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Singapore Kindness Movement thanks press for ‘positive’ stories, but omits media from survey on who is responsible for gracious behaviour

Who do you think is responsible for making Singapore a gracious place to live in?

Question: Who do you think is responsible for making Singapore a gracious place to live in?

The head of the Singapore Kindness Movement, an NGO set up to encourage Singaporeans to be nicer to one another, said at a press conference today that he was grateful to the mainstream press for publishing so many “positive” news stories this year.

“Thank you, the media, for so many more positive stories this year,” said Dr William Wan, general secretary for the Singapore Kindness Movement.

“It used to be said that bad news sells. But look at the way you’ve written about the disaster in Nepal. We should be very proud. That kind of reporting creates the perception that we are a positive people, that we’re optimistic and appreciative of our neighbours, and we step up and do wonderful things,” he said.

The Singapore Kindness Movement published its annual Graciousness Index today, which found that Singapore is perceived to be a more gracious society than it was a year ago – although the actual experience of kind acts has fallen year on year.

One of the survey questions was, “Who do you think is responsible for making Singapore a gracious place to live in?” But the media was not an option given to survey respondents, who chose the government as the most responsible party for making Singapore a more gracious place – above themselves.

One of the survey’s organisers told Mumbrella that omitting media from the survey was an oversight, and it would most likely be included as a survey response option next year.

In response to Mumbrella’s question about the impact of Singapore Press Holdings’ citizen journalism website Stomp on behaviour in Singapore, Dr Wan said he was opposed to the site being a platform for public shaming.

“I am one of those who tries to say to the publisher, please don’t Stomp,” said Dr Wan. “Maybe Stomp more positive things. Shaming is not the right thing to do [to change behaviour for the better]. If you are a weak person, and you are shamed for something like littering, you will feel useless.”

Cesar Balota, associate secretary general, marketing and strategy, for Singapore Kindness Movement, suggested that Stomp had been “fairly quiet” over the last six months, and the site “appears to be controlling their content”.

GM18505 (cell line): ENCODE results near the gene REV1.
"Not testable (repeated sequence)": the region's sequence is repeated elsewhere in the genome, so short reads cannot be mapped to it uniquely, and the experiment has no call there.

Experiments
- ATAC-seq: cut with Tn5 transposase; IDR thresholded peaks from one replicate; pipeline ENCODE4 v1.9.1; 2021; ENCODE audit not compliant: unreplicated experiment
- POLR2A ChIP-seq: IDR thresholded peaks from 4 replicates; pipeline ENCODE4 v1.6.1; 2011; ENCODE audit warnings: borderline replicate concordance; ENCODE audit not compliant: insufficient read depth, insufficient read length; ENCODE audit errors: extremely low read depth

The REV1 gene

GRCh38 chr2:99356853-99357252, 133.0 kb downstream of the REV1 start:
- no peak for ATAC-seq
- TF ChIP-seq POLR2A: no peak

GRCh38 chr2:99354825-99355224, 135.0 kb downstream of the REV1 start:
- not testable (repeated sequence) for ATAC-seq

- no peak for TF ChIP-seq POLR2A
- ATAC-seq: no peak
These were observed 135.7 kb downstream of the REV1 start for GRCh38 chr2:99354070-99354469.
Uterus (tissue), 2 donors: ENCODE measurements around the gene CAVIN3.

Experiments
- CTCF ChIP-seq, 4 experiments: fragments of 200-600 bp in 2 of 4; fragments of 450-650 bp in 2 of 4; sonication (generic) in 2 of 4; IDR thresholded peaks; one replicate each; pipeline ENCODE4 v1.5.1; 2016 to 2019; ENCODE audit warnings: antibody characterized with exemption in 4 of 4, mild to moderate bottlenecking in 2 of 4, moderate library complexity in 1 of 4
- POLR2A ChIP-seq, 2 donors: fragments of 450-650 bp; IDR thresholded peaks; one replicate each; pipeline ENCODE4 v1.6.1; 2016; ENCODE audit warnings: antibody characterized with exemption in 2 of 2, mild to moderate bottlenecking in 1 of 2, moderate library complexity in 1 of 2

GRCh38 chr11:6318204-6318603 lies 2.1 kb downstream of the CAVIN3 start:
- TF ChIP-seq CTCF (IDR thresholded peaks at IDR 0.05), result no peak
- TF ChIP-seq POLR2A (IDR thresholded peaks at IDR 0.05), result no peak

Last year, a month after a petition launched to have Stomp closed down, the editor-in-chief of SPH’s English and Malay newspapers Patrick Daniel, told Mumbrella that the company would be reviewing the site to see whether its content policy needed to change.

On the topic of Amos Yee, the vlogger detained for posting a video critical of the former prime minister Lee Kuan Yew and harangued online as a result, Wan said that the same rules must apply to the online world as offline.

“Online vigilantes are no different to offline vigilantes,” he said.

“I’ve already shared my views on Amos Yee. Whatever he’s done, the law will take its course. I don’t agree with him, but I empathise with why he’s angry. I don’t think what happened to him [online attacks] should be tolerated,” he said.

'Happiness from the skies'

‘Happiness from the skies’

Wan defended the motivation of commercial partners to piggyback Singapore Kindness Movement’s activities to polish the reputation of their brands. SKM partnered with Coke and Ogilvy last year to launched the ‘Happiness from the skies’ campaign, which saw bottles of coke delivered to construction workers by drones.

On how SKM selects its partners, and whether it is wary of being exploited, Wan said: “Difficulties can arise when things move too fast, and we’re not given enough time to do due diligence. But we become quickly aware when the motivations of a commercial partner do not align with our own – and Coke’s values align with ours.”

On whether agencies use SKM to win fame at awards shows, Wan said: “We enter awards ourselves. For me, it’s neither here nor there. Any business entity we partner with, will want some sort of commercial return.”

SKM’s next big campaign is around an event later this month that aims to show the consequences of people’s behaviour. The event, called ImagiNation, is part of Kindness Day SG which is now in its third year. SKM uploaded a video trailer for the event last night.

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